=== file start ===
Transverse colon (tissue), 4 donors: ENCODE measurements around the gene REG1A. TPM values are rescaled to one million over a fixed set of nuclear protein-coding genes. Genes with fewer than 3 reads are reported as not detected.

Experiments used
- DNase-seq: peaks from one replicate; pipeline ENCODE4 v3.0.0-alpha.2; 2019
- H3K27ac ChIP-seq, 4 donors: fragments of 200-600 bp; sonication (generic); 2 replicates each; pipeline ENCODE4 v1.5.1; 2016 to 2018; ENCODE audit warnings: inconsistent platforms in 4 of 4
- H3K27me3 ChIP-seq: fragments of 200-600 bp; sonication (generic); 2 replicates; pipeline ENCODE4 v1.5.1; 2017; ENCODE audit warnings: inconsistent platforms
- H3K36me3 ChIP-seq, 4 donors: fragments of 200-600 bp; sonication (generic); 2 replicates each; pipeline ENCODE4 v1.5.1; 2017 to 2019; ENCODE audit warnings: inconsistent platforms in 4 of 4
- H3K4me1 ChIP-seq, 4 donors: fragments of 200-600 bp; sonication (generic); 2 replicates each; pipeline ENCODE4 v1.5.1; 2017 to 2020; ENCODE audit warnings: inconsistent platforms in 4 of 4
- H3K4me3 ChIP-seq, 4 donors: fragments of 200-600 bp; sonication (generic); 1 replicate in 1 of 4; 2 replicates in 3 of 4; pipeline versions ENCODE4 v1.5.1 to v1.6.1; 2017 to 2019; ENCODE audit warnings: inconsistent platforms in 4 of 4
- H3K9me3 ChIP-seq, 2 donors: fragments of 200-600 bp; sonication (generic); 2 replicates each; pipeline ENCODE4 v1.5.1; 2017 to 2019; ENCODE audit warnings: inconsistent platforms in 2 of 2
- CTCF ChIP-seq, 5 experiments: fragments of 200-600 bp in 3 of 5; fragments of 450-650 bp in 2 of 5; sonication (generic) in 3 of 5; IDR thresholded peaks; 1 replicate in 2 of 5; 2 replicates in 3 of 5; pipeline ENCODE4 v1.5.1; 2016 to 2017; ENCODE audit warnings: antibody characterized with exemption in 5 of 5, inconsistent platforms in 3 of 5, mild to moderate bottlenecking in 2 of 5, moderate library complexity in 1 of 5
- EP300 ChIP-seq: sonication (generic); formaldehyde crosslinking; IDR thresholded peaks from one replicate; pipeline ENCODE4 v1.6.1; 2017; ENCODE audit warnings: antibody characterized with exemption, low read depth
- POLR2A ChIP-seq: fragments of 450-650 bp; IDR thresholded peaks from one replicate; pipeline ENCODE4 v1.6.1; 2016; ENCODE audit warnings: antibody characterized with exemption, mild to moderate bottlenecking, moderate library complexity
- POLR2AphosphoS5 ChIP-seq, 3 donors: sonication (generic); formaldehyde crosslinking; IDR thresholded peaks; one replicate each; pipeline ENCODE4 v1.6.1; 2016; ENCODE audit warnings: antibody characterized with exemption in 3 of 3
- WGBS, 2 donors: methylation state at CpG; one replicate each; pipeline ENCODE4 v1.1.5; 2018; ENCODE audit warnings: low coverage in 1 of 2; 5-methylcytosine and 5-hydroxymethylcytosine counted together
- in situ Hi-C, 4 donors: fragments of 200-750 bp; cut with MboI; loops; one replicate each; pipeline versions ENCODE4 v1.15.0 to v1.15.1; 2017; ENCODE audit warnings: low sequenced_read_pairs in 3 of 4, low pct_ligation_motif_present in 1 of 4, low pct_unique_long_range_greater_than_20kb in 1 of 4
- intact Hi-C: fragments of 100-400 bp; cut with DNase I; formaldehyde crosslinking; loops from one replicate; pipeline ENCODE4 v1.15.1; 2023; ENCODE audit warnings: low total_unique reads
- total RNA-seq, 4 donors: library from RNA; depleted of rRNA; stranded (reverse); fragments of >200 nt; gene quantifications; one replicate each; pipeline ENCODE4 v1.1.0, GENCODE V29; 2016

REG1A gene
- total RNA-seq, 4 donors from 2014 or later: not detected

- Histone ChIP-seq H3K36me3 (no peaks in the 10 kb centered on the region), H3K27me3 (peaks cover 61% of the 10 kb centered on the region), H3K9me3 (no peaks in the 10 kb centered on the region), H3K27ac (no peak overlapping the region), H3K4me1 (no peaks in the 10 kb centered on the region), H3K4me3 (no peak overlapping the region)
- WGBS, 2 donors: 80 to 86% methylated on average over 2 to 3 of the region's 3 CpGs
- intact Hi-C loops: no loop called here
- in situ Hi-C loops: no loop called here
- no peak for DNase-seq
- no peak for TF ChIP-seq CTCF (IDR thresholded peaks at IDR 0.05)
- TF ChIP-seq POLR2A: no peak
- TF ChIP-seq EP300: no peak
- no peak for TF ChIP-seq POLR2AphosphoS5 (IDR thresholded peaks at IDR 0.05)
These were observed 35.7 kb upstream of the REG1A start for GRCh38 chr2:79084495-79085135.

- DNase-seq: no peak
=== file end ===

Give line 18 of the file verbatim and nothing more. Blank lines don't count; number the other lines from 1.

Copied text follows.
REG1A gene